Readers will forgive me if I quote my own reply to Fr. Alexander in 2000: “Thinking about your ‘heresy of universal jurisdiction’, it seems to me that you confuse two things: the Church as an external organisation, and the Church as a mystical organism, to use the terminology of Hieromartyr Catacomb Bishop Mark (Novoselov) (+1938). It seems to me that you are right as regards the Church as an external organisation, but wrong as regards the Church as a mystical organism. Let me explain.
“An anathema excludes the person anathematised from the holy mysteries, from membership of the Holy Church. In the first place, of course, that applies to the local Church of which that person is a member. It applies to other Churches only to the extent that the leaders of those other Churches agree with the original anathema and ‘sign up to it’, as it were. Thus the heretic Arius was originally anathematized by the Bishop of Alexandria, which meant that he was excluded from receiving the sacraments throughout the Church of Alexandria. However, not all the bishops of neighbouring Churches agreed with this anathema, so Arius was able to receive communion in other Local Churches. To this extent the anathema was only of local significance. It required the convening of the First Ecumenical Council before Arius was anathematized ‘universally’ - and even then, the anathema was not universally received, as the history of the Church in the next fifty years demonstrates.
“It is a different matter when we consider an anathema sub specie aeternitatis, in its mystical, super-terrestrial significance. From that point of view, the anathematization of a heretic begins in the heavens. Thus even before Arius had been ‘locally’ anathematized by St. Alexander of Alexandria, the Lord appeared to his predecessor, St. Peter, with a torn cloak, and in answer to St. Peter's question: ‘O Creator, who has torn Thy tunic?’, replied: ‘The mindless Arius; he has separated from Me people whom I had obtained with My Blood’ (St. Demetrius of Rostov, Lives of the Saints, November 25). So not only Arius, but all those who followed him, had been separated from the Church by the anathema of Her First Bishop, the Lord Jesus Christ, years (or rather, aeons) before even the first ‘local’ anathema had been uttered. All heresies and heretics are anathematized ‘from all eternity’ by the eternal Lord, for just as every truth is approved by the Truth Himself from all eternity, so is every lie condemned by Him from all eternity, being condemned with "the father of lies" to the gehenna of fire (Revelation 22.15).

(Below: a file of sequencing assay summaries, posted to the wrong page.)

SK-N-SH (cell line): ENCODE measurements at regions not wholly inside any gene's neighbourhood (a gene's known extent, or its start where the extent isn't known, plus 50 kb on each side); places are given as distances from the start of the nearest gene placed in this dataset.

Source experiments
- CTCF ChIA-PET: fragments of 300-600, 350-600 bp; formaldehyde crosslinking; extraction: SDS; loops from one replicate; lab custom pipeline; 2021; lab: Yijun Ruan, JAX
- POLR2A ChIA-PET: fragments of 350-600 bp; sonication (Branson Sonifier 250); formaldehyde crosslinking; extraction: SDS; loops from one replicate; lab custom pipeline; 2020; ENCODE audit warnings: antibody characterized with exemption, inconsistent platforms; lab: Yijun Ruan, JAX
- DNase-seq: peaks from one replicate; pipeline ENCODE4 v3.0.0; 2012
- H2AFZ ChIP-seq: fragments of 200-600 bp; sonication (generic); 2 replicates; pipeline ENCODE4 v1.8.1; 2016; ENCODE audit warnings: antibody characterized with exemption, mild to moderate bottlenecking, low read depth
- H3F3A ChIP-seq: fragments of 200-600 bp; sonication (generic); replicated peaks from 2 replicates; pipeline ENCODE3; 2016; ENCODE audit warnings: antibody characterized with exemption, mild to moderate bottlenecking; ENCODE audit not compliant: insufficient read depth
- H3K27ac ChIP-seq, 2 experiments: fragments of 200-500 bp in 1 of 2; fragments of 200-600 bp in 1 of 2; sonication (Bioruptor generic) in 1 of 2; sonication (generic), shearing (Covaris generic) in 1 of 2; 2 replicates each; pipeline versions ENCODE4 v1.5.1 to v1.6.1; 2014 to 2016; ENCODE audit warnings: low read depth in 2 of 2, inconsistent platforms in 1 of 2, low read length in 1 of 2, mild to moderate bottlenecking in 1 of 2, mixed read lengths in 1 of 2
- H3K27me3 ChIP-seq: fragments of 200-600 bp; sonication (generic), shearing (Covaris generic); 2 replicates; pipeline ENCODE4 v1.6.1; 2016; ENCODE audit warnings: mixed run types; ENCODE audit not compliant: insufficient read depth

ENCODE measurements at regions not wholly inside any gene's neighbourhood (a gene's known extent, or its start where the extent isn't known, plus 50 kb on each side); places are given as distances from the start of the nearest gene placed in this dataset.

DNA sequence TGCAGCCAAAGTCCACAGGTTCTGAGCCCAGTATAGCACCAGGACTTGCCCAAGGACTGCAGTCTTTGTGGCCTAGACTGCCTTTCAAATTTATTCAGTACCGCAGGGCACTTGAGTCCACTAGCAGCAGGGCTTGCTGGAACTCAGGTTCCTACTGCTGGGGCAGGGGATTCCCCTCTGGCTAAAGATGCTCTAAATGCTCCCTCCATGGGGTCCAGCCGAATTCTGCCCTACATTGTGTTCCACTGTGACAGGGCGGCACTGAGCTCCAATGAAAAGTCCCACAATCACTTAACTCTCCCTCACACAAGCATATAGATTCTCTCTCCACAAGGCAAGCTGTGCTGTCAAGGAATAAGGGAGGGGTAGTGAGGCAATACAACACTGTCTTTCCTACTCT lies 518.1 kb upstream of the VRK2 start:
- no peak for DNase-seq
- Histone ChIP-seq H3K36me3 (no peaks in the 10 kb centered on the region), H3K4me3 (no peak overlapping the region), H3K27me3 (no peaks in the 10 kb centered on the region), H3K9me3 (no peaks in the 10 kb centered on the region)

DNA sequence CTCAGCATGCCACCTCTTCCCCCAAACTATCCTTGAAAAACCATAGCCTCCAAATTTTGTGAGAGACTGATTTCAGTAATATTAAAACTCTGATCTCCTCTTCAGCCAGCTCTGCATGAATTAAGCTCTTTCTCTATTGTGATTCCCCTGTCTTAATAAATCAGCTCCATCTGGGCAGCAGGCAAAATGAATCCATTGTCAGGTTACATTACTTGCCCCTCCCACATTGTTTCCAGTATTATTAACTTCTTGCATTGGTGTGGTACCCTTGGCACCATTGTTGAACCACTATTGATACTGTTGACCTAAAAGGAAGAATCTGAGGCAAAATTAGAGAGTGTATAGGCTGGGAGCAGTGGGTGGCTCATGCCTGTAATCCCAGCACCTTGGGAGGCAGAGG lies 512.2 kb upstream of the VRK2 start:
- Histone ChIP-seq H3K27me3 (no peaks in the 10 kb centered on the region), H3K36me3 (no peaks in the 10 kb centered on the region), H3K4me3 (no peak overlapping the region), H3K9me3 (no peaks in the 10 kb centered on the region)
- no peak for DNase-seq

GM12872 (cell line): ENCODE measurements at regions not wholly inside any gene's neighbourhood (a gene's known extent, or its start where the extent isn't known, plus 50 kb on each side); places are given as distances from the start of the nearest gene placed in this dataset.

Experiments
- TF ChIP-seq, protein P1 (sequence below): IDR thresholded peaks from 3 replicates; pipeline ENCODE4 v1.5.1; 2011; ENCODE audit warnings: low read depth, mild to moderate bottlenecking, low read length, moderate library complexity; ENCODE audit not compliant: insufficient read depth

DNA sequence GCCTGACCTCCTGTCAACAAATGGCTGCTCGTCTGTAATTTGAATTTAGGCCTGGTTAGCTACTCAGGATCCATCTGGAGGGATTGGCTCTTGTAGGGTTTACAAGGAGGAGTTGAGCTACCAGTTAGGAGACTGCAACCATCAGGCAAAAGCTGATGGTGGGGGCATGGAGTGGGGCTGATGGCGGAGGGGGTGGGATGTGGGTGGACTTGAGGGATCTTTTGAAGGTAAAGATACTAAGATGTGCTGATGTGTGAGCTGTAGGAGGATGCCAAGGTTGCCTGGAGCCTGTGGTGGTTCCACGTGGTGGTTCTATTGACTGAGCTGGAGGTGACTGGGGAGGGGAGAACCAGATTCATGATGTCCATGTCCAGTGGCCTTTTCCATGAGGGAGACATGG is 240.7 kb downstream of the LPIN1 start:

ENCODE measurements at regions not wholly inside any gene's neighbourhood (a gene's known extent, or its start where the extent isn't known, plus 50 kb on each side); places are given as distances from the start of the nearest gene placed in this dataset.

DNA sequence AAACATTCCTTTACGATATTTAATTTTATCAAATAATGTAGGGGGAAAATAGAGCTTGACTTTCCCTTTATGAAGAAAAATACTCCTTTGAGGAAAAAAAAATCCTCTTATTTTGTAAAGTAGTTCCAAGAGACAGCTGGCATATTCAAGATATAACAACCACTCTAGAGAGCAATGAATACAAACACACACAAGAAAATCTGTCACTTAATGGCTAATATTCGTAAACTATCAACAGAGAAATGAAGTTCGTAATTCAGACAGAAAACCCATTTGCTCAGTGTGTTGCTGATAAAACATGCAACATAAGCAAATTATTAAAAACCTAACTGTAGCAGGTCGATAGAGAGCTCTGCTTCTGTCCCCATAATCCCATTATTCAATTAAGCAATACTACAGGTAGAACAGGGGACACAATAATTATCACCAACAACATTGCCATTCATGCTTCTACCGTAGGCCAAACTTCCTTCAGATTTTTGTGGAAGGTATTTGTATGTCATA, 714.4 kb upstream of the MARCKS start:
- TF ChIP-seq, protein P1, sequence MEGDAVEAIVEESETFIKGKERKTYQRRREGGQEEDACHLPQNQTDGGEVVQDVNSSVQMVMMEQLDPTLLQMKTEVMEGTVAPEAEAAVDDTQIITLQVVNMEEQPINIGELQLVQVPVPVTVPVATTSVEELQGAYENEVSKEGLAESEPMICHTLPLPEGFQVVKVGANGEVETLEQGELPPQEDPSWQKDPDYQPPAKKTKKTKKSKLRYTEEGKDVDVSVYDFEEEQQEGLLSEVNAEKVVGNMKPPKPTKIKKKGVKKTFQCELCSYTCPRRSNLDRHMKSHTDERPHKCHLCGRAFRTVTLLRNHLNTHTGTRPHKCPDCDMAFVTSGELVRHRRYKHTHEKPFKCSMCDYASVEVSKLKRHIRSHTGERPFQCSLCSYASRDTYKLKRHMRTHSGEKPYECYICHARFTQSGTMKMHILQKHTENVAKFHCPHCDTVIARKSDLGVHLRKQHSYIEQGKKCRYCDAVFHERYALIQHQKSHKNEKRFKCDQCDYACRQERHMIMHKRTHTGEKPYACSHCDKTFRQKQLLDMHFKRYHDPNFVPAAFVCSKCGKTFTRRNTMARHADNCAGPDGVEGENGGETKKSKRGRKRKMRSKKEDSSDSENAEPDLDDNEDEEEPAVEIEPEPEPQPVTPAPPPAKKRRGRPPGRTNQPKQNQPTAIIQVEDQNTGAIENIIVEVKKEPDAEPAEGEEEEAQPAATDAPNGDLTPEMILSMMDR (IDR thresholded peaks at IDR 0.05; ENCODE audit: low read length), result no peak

“The task of hierarchs on earth is to discern the decisions of the heavenly Church, and then apply these heavenly decisions on earth, in space and time. As St. Bede the Venerable (+735) writes: ‘The keys of the Kingdom designate the actual knowledge and power of discerning who are worthy to be received into the Kingdom, and who should be excluded from it as being unworthy’ (Sermon on the Feast of Saints Peter and Paul, P.L. 94, col. 219). From this point of view, it matters not a jot whether a heretic is anathematized locally or universally, since he has already been anathematized by the heavenly Church. Or rather, it matters in this sense: that if the heretic has been anathematized locally, but this anathema is not accepted by the rest of the Church, then the rest of the Church is under the grave danger of falling under this same anathema. For the local anathema, if it is just, is the reflection of a heavenly anathema; and the anathema of the heavenly Church is universal….
“This explains why, when local Churches anathematized a heresy, they never qualified the anathema (as you, Fr. Alexander, would like to qualify the ROCA's anathema against ecumenism) by saying: ‘but of course, this applies only to the heretics in our local Church’. On the contrary: history shows that local Churches freely anathematized heretics, not only in their own Churches, but also in others. Thus Nestorius, a heretic of the Church of Constantinople, was first condemned by a local Synod of the Church of Rome under St. Celestine; the Monothelite heretics were first condemned by a local Synod, again, of the Church of Rome; and the Papist heretics were first condemned by a local Synod of the Church of Constantinople.
“Consider what St. Maximus said of the Monothelites: ‘In addition to having excommunicated themselves from the Church, they have been deposed and deprived of the priesthood at the local council which took place recently in Rome. What Mysteries, then, can they perform? Or what spirit will descend upon those who are ordained by them?’ Note that the saint says that the heretics have excommunicated themselves; for as the Apostle Paul writes, ‘he that is such is subverted, and sins, being condemned of himself’ (Titus 3.11). But the heretics' self-condemnation and self-exclusion from the Church as a mystical organism must be followed by their exclusion from the Church as an external organization, lest others be infected with their heresy. Hence the need for councils of bishops to anathematize them, following the rule: ‘A heretic after the first and second admonition reject’ (Titus 3.10), and: ‘If he refuses to listen to the Church, let him be unto you as a heathen and a publican’ (Matthew 18.17). And clearly St. Maximus considered that the anathema of the local Church of Rome had validity throughout the Ecumenical Church.